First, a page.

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Rewriting Life

EmTech: Risks of Gene-Editing Drugs Need Study, Pioneer Warns

One of the inventors of gene editing says scientists should proceed cautiously before testing it in people.

Gene editing has the potential to cure, or prevent, many devastating diseases.

Citing the risk of deadly mistakes, a leading researcher speaking at MIT Technology Review’s EmTech conference on Tuesday said the risks of gene editing need to be better understood before the technology can be used in medical studies.

Feng Zhang
Feng Zhang

Feng Zhang, a researcher at MIT, helped invent a powerful new way to alter DNA that he compared in his talk to a “search-and-replace function for the genome.”

Several startups have already sprung up to turn the technology into new kinds of gene-therapy drugs, including CRISPR Therapeutics and Editas Medicine, a biotechnology company that Zhang cofounded last year with venture capitalists who invested $43 million.

These companies hope to correct diseases, like cystic fibrosis, caused by faulty DNA. In other cases, Zhang said, changing a person’s DNA could provide a “protective” effect—for instance, conferring immunity to HIV.

“The concept is very powerful, but to make any correction in the body is very challenging,” he said.

Looming over researchers is the 1999 death of Jesse Gelsinger, a volunteer in an early gene therapy study in Pennsylvania. That failure dealt a huge setback to genetic drugs. Later it was shown that such treatments, even when they work, could sometimes cause cancer by making unwanted changes to a person’s genome.

“One of the early lessons from gene therapy is to go slowly,” said Zhang. “The lesson is that we need to understand a system carefully before putting it into a person.”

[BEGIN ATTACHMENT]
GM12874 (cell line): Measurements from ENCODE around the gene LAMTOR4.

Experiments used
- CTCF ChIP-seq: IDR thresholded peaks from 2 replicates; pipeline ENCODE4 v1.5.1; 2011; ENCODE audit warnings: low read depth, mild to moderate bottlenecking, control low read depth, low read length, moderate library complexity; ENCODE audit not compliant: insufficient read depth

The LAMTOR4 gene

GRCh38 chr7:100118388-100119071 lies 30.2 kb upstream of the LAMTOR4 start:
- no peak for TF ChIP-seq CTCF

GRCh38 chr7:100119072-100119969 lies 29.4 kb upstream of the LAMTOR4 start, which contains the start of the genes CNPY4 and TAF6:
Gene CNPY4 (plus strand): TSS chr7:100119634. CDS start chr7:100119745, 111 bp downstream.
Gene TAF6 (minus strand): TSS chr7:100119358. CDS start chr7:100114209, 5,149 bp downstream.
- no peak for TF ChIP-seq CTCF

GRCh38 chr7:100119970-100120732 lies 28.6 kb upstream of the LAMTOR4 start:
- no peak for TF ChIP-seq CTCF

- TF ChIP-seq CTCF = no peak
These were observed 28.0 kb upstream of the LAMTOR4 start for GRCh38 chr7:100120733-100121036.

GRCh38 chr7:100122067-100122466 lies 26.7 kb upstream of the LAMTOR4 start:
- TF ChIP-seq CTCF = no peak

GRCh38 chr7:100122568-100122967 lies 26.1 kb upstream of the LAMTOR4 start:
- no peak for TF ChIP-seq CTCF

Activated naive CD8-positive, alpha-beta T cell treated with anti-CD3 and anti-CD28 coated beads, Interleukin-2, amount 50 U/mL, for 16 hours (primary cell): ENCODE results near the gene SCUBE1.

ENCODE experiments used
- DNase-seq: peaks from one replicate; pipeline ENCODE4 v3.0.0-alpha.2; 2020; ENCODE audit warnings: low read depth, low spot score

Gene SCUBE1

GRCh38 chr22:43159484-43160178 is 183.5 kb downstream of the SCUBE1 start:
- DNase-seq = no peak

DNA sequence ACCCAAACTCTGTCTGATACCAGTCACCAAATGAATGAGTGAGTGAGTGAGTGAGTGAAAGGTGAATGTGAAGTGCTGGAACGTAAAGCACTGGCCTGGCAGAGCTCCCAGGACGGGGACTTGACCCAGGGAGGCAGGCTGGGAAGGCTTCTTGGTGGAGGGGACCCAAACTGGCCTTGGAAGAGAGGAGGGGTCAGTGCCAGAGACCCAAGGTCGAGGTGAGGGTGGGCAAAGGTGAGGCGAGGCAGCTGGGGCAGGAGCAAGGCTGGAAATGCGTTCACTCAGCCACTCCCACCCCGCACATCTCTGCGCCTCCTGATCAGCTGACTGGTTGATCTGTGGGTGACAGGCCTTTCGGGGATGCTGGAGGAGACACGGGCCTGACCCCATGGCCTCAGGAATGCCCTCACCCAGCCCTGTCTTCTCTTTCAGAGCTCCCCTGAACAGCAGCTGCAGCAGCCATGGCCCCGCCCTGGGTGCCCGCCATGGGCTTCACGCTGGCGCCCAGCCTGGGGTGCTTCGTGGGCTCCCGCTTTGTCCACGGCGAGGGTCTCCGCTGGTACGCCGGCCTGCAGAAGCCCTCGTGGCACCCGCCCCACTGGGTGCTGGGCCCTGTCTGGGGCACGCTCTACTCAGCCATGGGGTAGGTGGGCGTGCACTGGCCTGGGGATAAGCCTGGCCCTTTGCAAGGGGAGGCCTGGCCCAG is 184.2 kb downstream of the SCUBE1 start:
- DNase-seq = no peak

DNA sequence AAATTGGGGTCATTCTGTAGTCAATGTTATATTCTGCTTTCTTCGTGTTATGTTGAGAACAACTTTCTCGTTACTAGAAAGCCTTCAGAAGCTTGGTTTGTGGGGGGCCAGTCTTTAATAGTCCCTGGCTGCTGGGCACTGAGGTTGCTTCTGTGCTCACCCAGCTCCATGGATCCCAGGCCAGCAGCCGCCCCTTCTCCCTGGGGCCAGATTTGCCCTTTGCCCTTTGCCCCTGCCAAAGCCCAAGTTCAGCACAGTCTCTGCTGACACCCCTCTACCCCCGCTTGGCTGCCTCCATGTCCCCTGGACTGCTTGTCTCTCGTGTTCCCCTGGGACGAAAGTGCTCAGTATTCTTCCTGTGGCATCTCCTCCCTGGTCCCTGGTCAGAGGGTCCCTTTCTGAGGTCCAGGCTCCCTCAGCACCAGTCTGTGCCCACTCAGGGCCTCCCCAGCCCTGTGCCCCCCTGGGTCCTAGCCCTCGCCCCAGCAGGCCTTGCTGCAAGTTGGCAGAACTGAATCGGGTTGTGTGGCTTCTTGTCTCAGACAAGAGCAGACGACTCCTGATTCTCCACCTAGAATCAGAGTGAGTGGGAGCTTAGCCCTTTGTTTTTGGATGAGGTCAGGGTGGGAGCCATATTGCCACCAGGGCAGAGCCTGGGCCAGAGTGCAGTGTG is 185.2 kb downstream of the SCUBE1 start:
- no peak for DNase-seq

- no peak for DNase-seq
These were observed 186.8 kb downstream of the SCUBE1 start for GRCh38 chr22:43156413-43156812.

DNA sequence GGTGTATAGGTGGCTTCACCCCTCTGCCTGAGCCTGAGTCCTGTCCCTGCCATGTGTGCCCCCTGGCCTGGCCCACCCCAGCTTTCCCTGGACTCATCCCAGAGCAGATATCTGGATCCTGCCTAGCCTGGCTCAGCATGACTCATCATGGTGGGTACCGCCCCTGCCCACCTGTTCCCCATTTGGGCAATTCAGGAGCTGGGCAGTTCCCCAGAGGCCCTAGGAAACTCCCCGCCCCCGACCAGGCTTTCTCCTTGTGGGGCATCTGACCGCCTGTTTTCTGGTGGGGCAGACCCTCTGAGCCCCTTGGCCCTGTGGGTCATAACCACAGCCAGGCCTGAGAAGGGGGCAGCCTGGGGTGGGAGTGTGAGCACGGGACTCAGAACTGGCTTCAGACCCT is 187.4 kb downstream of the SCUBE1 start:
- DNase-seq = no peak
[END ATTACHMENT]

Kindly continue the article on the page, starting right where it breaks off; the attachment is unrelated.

Gradually, however, gene therapy has staged a comeback. In 2012, a treatment called Glybera was the first to be approved in Europe. It’s not yet for sale in the U.S., but numerous gene treatments are being tested in patients.

The molecular editing system Zhang helped develop is potentially far more accurate than older gene therapies. Called CRISPR, it was based on the discovery of a mechanism that the bacteria in yogurt use as a kind of primitive immune system to chop up the genes of invading viruses. About two years ago, Zhang and others showed that CRISPR could be used to precisely alter human DNA.

The danger, Zhang said, is that treatments using gene editing could prove toxic, or that scientists could end up changing a person’s DNA in ways they hadn’t intended. What’s more, getting such drugs into the body isn’t easy. That will require using viruses or perhaps liposomes, tiny spheres into which the genetic drug can be packaged.

In other cases, Zhang said, scientists might be able to remove cells from the body, repair their DNA, and then reinject them. Bone marrow cells are a possible candidate for this approach.

“We are working as hard and quick as possible to get the technology into a state where it can be used to treat disease,” he said.

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